Martin Hall and Steve Preddy -v- Peter Bull and Hazelmary Bull


The appellant hoteliers (B) appealed against a decision granting the respondents (P) a declaration that B had unlawfully discriminated against them contrary to the Equality Act (Sexual Orientation) Regulations 2007 and awarding P damages for injury to feelings.

P were two men who had entered into a civil partnership. B ran a hotel on Christian principles and only let double rooms to married couples which their website made plain. P booked a double room by telephone unaware of B's booking conditions. When P arrived at the hotel they were informed of the conditions and were refused accommodation. A few days later, B refunded the booking deposit paid by P. The county court held that B had directly discriminated against P contrary to reg.3(1) of the Regulations and that B's rights under the European Convention on Human Rights 1950 did not justify that discrimination. Issues arose as to whether (i) B had directly discriminated against P contrary to reg.3(1); (ii) the regulations breached B's human rights under the Convention.


(1) B's restriction was absolute: a homosexual couple could not comply with it because each party was of the same sex and therefore could not marry. Therefore, the restriction discriminated against P because of their sexual orientation by virtue of reg.3(1) and reg.4, James v Eastleigh BC [1990] 2 A.C. 751 followed (see paras 40, 61 of judgment). (2) It could not be said that a refusal to allow homosexual couples to share double-bedded accommodation that was offered to the public would breach B's rights under art.8 and art.14 of the Convention. To the extent that the Regulations limited the manifestation of B's religious beliefs, such a limitation was necessary in a democratic society for the protection of the rights and freedoms of others. The secretary of state had drawn what she considered the appropriate balance between the competing claims of hoteliers and, amongst others, homosexuals. Her decision had been approved by affirmative resolution and the court loathed to interfere with her conclusions. B did not face any difficulty in manifesting their religious beliefs, they were merely prohibited from so doing in the commercial context that they had chosen, Ladele v Islington LBC [2009] EWCA Civ 1357, [2010] 1 W.L.R. 955 and McFarlane v Relate Avon Ltd [2010] EWCA Civ 880, [2010] I.R.L.R. 872 applied (paras 56, 63-65). (3) (Obiter) Whether or not the Charter of Fundamental Rights of the European Union applied to the matter, it could afford B no greater rights than those to be found within art.9 and art.14, R. (on the application of S) v Secretary of State for the Home Department [2010] EWHC 705 (Admin), (2010) 160 N.L.J. 548 considered (paras 54-55).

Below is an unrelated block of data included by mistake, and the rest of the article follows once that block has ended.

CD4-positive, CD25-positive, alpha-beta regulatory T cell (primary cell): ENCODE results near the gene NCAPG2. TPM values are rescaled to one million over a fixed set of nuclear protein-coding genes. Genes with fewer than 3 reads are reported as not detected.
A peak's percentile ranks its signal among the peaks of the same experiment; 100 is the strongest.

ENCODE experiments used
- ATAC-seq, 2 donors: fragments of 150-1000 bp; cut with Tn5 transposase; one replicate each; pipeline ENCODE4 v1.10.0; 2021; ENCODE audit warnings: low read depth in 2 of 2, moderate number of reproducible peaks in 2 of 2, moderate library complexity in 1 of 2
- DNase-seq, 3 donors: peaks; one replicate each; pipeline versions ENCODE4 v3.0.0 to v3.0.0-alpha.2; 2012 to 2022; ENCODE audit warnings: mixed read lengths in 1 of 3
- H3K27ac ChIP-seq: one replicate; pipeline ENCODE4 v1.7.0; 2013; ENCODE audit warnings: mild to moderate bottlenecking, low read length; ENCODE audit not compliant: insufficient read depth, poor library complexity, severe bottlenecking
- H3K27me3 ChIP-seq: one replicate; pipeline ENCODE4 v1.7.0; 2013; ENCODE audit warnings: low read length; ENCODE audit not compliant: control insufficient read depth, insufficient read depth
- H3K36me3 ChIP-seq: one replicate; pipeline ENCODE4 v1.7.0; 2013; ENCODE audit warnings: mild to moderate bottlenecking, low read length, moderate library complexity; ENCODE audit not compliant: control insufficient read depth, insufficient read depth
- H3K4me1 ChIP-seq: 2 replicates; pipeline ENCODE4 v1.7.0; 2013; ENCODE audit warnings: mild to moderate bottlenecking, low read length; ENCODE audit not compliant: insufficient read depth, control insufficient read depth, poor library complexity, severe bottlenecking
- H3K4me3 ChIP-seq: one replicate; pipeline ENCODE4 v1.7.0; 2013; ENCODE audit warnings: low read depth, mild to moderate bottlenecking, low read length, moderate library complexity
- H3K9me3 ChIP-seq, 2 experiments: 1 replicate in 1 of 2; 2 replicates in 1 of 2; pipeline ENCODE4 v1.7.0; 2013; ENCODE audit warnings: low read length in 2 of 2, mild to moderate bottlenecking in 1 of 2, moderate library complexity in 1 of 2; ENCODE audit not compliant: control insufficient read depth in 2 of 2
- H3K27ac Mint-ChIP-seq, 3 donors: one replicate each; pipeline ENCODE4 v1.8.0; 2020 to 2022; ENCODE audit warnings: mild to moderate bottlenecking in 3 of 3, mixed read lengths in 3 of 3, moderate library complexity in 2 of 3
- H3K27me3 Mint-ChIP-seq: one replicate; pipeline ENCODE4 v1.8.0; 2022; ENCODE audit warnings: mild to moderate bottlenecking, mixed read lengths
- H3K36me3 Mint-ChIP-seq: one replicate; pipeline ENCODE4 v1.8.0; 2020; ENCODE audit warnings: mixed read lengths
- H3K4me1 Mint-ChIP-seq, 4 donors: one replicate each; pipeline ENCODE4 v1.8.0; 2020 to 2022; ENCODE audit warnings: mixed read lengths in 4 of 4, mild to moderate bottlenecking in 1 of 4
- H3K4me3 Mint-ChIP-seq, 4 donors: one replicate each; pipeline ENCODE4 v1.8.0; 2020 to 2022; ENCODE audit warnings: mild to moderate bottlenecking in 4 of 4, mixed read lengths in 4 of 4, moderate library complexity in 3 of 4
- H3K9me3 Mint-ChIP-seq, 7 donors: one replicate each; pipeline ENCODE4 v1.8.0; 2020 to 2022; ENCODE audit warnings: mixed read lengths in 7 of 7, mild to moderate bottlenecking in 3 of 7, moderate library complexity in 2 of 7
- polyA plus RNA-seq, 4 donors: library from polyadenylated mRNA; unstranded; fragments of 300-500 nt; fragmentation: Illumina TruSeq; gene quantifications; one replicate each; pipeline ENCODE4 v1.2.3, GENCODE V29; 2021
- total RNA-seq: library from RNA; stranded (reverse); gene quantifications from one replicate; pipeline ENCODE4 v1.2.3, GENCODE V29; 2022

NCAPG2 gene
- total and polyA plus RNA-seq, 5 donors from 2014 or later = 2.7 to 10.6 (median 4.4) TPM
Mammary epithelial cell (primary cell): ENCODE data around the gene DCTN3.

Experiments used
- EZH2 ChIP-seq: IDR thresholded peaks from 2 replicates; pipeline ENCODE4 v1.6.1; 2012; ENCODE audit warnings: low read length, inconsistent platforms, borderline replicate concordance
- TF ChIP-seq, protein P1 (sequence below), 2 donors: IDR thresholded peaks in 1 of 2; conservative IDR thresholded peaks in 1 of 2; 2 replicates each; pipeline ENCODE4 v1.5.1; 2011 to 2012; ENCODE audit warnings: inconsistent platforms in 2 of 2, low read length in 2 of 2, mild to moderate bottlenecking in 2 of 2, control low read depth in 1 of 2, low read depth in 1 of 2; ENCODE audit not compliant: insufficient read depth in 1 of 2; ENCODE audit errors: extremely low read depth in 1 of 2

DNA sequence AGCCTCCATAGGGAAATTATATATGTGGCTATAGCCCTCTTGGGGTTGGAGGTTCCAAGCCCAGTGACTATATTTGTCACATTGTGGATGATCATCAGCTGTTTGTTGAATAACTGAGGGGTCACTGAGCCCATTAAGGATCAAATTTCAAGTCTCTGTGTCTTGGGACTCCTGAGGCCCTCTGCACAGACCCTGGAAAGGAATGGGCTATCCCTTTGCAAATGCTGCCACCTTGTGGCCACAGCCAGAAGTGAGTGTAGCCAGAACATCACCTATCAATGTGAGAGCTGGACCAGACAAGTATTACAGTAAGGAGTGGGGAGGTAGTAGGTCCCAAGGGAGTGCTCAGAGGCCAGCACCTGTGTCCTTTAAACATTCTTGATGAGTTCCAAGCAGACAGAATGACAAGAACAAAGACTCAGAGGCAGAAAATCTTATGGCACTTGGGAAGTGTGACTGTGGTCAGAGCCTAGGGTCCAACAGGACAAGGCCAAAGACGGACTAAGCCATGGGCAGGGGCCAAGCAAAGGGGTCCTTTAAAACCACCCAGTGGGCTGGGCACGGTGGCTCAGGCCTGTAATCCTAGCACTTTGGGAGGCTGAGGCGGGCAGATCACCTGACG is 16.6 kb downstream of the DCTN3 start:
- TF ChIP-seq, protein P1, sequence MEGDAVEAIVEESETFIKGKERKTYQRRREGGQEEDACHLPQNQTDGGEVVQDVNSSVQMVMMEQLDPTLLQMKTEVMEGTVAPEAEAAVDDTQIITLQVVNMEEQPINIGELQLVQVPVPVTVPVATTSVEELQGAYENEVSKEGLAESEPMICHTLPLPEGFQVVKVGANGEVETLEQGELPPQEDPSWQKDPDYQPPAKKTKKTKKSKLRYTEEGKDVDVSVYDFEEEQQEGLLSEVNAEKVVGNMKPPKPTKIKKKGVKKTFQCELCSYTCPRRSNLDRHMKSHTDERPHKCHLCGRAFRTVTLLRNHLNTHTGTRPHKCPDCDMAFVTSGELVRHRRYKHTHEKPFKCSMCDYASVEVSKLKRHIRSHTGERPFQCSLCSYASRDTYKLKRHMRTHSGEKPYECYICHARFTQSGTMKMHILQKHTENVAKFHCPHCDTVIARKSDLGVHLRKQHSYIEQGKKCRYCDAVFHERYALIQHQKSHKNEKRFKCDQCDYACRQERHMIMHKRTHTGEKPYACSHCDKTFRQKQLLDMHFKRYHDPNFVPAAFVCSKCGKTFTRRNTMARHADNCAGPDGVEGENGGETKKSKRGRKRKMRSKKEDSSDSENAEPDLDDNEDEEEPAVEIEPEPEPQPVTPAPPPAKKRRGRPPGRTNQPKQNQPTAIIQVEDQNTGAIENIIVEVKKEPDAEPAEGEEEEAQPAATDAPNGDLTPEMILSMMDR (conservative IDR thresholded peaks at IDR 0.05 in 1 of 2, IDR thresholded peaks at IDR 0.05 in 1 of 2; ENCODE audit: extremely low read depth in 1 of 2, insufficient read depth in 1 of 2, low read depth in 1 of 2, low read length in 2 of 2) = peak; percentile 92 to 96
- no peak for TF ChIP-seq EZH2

Appeal dismissed.


Christian hoteliers who only let double rooms to married couples had directly discriminated against two homosexual men in a civil partnership contrary to the Equality Act (Sexual Orientation) Regulations 2007 reg.3(1) in refusing to let them a double room.

Read the full judgment here.